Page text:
13. Lowe G, Yagmur EA, Kovařík F. A review of the genus Leiurus Ehrenberg, 1828 (Scorpiones: Buthidae) with description of four new species from the Arabian Peninsula. Euscorpius. 2014 Oct;191:1-129. [ Links ]

14. Cloudsley-Thompson JL. Observations on the biology of the scorpion, Leiurus quinquestriatus (H. & E.) in the Sudan. The Entomologist’s Monthly Magazine. 1961;97:153-5. [ Links ]

15. Cloudsley-Thompson JL. Some aspects of the physiology of Buthotus minax (Scorpiones: Buthidae) with remarks on other African scorpions. The Entomologist’s Monthly Magazine. 1963;98:243-6. [ Links ]

16. Levy G, Amitai P, Shulov A. Leiurus quinquestriatus hebraeus (Birula, 1908) (Scorpiones, Buthidae) and its systematic position. Israel J Zool. 1970;19(4):231-42. [ Links ]

17. Cloudsley-Thompson JL. Scorpions. Biologist. 1992;39(5):206-10. [ Links ]

18. Simard JM, Watt DD. Venoms and Toxins. In: Polis GA. Editor. The Biology of Scorpions. Stanford University Press, Stanford. p. 414-41. 1990. [ Links ]

19. Loret E, Hammock B. Structure and neurotoxicity of venoms. In: Brownell P, Polis GA. editors. Scorpion Biology and Research. New York, Oxford Univ. Press. p. 204-33. 2001. [ Links ]

20. Hemprich FW, Ehrenberg CG. Zoologica II. Arachnoidea. Plate I: Buthus; plate II: Androctonus. In: Symbolae Physicae seu Icones et Descriptiones Animalium evertebratorum sepositis Insectis quae ex itinere per Africam borealem et Asiam occidentalem. Friderici Guilelmi Hemprich et Christiani Godofredi Ehrenberg, medicinae et chirurgiae doctorum, studio novae aut illustratae redierunt. Percensuit et regis iussu et impensis edidit Dr. C. G. Ehrenberg. Decas prima. Berolini ex officina Academica, Venditur a Mittlero. 1828. [ Links ]

21. Kraepelin K. Revision der Skorpione. I. Die Familie der Androctonidae. Jahrbuch der Hamburgischen wissenschaftlichen Anstalten. 1891;8:1-144. [ Links ]

22. Vachon M. Etudes sur les Scorpions. III (suite). Description des Scorpions du Nord de l’Afrique. Archives de l’Institut Pasteur d’Algérie. 1949;27(2):134-69. [ Links ]

23. Levy G, Amitai P. Fauna Palaestina, Arachnida I: Scorpiones. Israel Acad Sci Humanities. 130p. 1980. [ Links ]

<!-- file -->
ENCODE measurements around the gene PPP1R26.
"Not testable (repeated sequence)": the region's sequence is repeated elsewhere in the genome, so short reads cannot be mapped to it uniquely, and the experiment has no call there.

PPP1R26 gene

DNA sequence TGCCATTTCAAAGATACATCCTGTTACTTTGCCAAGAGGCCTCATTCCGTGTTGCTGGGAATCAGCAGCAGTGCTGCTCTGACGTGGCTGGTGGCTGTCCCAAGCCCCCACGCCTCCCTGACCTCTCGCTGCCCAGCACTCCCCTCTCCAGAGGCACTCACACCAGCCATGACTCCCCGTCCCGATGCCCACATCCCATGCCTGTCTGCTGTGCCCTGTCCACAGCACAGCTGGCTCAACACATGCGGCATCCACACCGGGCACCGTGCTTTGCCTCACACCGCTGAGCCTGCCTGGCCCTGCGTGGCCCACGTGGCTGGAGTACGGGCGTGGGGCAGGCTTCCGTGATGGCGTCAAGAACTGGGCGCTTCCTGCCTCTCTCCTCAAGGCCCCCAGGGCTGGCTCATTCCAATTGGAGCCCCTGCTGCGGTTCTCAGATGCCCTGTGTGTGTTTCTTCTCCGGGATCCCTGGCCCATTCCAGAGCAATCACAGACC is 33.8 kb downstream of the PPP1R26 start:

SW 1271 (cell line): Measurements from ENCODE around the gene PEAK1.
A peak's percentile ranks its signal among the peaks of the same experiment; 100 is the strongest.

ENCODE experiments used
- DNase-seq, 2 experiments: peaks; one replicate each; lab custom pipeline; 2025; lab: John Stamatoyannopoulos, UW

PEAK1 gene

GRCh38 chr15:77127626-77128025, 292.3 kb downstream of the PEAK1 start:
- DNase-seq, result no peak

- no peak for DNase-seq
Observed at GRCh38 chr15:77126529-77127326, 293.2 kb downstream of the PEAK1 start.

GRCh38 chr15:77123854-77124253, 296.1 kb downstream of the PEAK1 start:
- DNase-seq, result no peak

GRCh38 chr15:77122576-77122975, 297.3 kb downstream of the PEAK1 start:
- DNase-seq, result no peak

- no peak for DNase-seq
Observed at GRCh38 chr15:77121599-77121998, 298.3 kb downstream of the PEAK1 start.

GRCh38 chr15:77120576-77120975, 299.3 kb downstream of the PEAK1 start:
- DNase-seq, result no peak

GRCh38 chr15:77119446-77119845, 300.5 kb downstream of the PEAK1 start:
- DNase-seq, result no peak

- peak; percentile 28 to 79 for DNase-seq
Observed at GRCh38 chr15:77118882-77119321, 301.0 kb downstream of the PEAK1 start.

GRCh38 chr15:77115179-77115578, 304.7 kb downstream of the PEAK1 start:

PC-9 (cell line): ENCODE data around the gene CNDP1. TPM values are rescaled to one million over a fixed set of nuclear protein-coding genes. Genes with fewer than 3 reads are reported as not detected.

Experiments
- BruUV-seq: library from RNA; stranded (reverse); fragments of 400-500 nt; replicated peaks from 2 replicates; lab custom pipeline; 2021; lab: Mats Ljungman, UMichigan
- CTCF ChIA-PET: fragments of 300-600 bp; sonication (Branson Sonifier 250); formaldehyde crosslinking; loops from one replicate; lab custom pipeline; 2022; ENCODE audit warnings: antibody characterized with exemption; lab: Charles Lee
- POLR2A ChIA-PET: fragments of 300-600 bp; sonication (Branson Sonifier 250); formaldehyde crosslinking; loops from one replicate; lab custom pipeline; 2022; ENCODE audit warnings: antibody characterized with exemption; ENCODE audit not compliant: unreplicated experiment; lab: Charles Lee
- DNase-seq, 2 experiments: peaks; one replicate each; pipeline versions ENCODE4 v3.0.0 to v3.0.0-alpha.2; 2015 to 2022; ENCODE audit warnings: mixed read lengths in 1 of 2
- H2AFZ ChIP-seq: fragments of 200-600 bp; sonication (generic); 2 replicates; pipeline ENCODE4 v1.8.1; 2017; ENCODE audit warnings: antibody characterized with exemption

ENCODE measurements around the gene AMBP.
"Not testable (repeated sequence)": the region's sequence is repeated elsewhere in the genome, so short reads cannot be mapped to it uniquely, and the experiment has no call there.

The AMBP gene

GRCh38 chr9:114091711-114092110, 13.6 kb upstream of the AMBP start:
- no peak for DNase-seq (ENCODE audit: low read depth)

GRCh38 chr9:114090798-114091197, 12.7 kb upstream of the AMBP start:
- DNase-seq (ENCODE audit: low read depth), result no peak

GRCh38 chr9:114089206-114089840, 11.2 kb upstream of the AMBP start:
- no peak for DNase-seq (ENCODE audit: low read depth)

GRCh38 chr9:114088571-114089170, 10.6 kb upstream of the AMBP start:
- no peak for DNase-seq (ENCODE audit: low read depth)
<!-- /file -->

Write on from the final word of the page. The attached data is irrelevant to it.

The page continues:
24. Vachon M. Etudes sur les Scorpions. Institut Pasteur d‘Algérie, Alger. 482p. 1952. [ Links ]

25. Duval JL, Grenot C, Richard M. A propos du scorpion Leiurus quinquestriatus H. et E. 1829. Med Trop. 1970;30(2):248-50. [ Links ]

26. Goyffon M, Billiald P. Envenimations VI. Le scorpionisme en Afrique. Med Trop. 2007;67:439-46. [ Links ]

27. Goyffon M, Coulibaly SK, Togo G, Chippaux JP. Dangerous scorpion fauna of Mali. J Venom Anim Toxins incl Trop Dis. 2012;18(4):361-8. [ Links ]

28. Stahnke HL. Scorpion nomenclature and mensuration. Entomol News. 1970;81:297-316. [ Links ]

29. Vachon M. Etude des caractères utilisés pour classer les familles et les genres de Scorpions (Arachnides). 1. La trichobothriotaxie en arachnologie. Sigles trichobothriaux et types de trichobothriotaxie chez les Scorpions. Bull Mus Nat Hist Nat. 1974;140:857-958. [ Links ]

30. Hjelle JT. Anatomy and morphology. In: Polis GA editor. The Biology of Scorpions. Stanford University Press, Stanford . 587 pp. p. 9-63. 1990. [ Links ]

31. Vachon M. De l’utilité, en systématique, d’une nomenclature des dents des chélicères chez les Scorpions. Bull Mus Nat Hist Nat. 1963;35(2):161-6. [ Links ]

32. Vachon M. Sur l’utilisation de la trichobothriotaxie du bras des pédipalpes des Scorpions (Arachnides) dans le classement des genres de la famille des Buthidae Simon. C R Séances. 1975;281(D):1597-9. [ Links ]

33. Thornton I. Notes on the biology of Leiurus quinquestriatus (H. et E., 1829). (Scorpiones, Buthidae). Br J Anim Behav. 1956;4:92-3. [ Links ]

Availability of data and materialsNot applicable.

FundingNot applicable.

Ethics approvalNot applicable.

Consent for publicationNot applicable.

Received: March 30, 2020; Accepted: May 25, 2020


Competing interests

The author declares that he has no competing interests

Authors’ contributions

The author confirms sole responsibility for the study conception and design, data collection, analysis and interpretation of results, and manuscript preparation.

Creative Commons License © The Author(s). 2020 Open Access This article is distributed under the terms of the Creative Commons Attribution 4.0 International License (, which permits unrestricted use, distribution, and reproduction in any medium, provided you give appropriate credit to the original author(s) and the source, provide a link to the Creative Commons license, and indicate if changes were made. The Creative Commons Public Domain Dedication waiver ( applies to the data made available in this article, unless otherwise stated.